Although we are told to social distance, protests are the exception. Protesting is essential.
Over the summer, protesters across the world took to the streets during a global pandemic for reasons such as racial inequality, police violence and even mask-wearing mandates.
According to Utah’s COVID-19 website, a majority of counties in Utah, including Washington county, are at a high level of transmission. At this high level of transmission, it’s recommended for gatherings to be limited to 10 or fewer people, and masks should be worn in public settings when distancing is not feasible.
Protesting during COVID-19 is the exception. You should still be careful, but when there’s an important issue, in-person, collective action leads to positive change.
By definition, to protest means to make a statement or gesture in objection to something. Throughout history, protests have led to real, positive change. It’s a way groups can make it publicly known that they believe something should change. Even the American Revolution included forms of protest such as the Boston Tea Party.
Collective action has been a thing for a long time. In an article about the psychology behind protesting, Nicole Fisher writes about the efficiency behind protests. When one person is talking about something, it can be ineffective in creating change. She writes, “When messaging is aligned (think hashtag campaigns), whether that be in-person or on-line, louder volume, greater funds, and more people means more time and attention on the issue at hand. Thus, our one small act feels like it carries greater weight and has more significant consequences.”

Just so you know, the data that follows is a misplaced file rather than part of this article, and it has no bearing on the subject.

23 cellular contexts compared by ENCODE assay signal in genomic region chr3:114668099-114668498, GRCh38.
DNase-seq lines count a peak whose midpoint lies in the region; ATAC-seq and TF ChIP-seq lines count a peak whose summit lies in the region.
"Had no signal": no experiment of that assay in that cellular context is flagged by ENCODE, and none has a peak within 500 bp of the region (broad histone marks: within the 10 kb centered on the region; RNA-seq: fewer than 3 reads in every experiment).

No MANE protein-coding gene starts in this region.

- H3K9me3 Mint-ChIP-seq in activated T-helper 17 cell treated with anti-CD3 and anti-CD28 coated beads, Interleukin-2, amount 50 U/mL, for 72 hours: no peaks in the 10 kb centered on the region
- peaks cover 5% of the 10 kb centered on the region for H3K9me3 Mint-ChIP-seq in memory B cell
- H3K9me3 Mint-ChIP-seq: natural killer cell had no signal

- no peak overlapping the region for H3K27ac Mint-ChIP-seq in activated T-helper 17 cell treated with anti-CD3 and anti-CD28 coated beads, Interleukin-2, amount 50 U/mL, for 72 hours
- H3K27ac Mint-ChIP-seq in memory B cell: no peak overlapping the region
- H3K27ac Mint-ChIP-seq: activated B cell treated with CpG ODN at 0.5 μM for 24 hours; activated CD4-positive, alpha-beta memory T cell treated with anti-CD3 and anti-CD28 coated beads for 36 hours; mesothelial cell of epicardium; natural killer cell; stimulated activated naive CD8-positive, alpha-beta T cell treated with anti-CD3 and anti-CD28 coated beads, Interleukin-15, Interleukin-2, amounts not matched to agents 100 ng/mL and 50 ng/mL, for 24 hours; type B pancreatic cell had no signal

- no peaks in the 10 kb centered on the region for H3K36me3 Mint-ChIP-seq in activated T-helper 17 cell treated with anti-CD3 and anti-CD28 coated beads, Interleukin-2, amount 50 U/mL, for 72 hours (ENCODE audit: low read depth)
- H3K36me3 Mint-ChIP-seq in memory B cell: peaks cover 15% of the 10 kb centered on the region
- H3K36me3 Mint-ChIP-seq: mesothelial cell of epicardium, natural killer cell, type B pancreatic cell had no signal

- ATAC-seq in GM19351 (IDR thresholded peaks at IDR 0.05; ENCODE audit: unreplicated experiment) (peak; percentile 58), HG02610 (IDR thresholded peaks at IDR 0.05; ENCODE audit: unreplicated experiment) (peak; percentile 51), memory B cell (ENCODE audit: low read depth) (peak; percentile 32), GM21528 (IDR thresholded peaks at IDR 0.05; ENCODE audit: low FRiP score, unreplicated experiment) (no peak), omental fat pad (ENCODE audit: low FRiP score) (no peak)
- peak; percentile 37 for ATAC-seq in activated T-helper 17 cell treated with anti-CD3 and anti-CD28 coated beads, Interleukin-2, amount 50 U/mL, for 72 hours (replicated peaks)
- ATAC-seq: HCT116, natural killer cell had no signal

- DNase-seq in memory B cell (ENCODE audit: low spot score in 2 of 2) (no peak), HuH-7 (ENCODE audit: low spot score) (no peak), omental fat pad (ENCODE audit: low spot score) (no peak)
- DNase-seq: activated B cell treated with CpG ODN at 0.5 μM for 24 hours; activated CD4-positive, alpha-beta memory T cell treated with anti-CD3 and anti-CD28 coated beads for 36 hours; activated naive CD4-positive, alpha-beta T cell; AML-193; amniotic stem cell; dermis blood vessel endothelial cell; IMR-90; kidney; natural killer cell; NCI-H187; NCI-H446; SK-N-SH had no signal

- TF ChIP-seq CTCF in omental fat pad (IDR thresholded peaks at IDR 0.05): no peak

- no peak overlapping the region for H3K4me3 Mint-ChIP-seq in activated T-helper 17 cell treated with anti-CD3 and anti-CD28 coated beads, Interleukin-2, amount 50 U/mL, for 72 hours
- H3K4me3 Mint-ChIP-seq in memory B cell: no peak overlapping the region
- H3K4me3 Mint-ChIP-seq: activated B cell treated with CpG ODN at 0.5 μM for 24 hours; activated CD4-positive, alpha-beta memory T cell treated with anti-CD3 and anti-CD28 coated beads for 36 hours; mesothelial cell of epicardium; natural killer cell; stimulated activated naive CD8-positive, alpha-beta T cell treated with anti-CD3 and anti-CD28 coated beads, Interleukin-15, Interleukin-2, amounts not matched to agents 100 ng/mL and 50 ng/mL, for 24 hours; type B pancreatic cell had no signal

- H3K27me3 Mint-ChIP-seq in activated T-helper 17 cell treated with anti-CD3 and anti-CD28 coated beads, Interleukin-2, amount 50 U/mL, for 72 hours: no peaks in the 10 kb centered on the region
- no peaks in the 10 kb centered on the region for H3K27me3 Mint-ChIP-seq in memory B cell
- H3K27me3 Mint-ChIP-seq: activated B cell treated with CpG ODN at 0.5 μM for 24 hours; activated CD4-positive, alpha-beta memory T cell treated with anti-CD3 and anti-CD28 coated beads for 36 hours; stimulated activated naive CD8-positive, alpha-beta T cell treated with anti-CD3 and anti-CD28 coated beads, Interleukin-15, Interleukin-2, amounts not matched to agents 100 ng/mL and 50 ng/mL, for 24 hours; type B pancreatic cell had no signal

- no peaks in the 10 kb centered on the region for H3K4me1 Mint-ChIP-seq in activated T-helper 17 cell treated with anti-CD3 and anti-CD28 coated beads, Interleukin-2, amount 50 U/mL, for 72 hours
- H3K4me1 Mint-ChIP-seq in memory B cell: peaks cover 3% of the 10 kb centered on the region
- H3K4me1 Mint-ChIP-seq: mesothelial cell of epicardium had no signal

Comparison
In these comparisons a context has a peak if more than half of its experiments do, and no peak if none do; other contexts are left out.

The Civil Rights Movement is an example of a protest. During the 1960s people protested racial inequality by marching, and having freedom rides, sit-ins and more. Active, in-person activism has always had a level of risk. People risked public push-back, jail, violence, and more. Violence against protesters is never OK or justified, but there is a risk. Today, there is an added level of risk with a pandemic. People risk getting sick themselves or infecting others unknowingly. There is an added amount of worry when you protest during a pandemic because you never know if someone around you is sick. That’s also a risk.
When people protest, risks are worth taking because urgent change is needed. George Floyd’s death was a tipping point for an important issue in the United States. Across the country, people came together to protest racism and call for police reform.
In early June 2020 at a World Health Organization press conference, Dr. Tedros Adhanom Ghebreyesus said: “WHO fully supports equality and the global movement against racism. We reject discrimination of all kinds. We encourage all those protesting around the world to do so safely. As much as possible keep at least one meter from others. Clean your hands, cover your cough and wear a mask if you attend a protest.”
Staying safe is still important. If you are at a higher risk of infection because of age or pre-existing health conditions, consider that before protesting. There are many things you can do in order to stay safe and still participate in protests. If you are in frequent contact with people who are considered high-risk, consider getting a test before seeing them again after a protest. If you are actively showing symptoms of COVID-19, do not join a large protest. Online activism and talking to people around you is another way to create change.
In June of 2020, thousands of people gathered for protests against police brutality in downtown Salt Lake City. I rode there with friends and we marched with the group to the police department and to the University of Utah campus. Masks were required and people stayed with people they knew.
Even with a global pandemic, if there is an issue you feel is important enough, protesting is OK.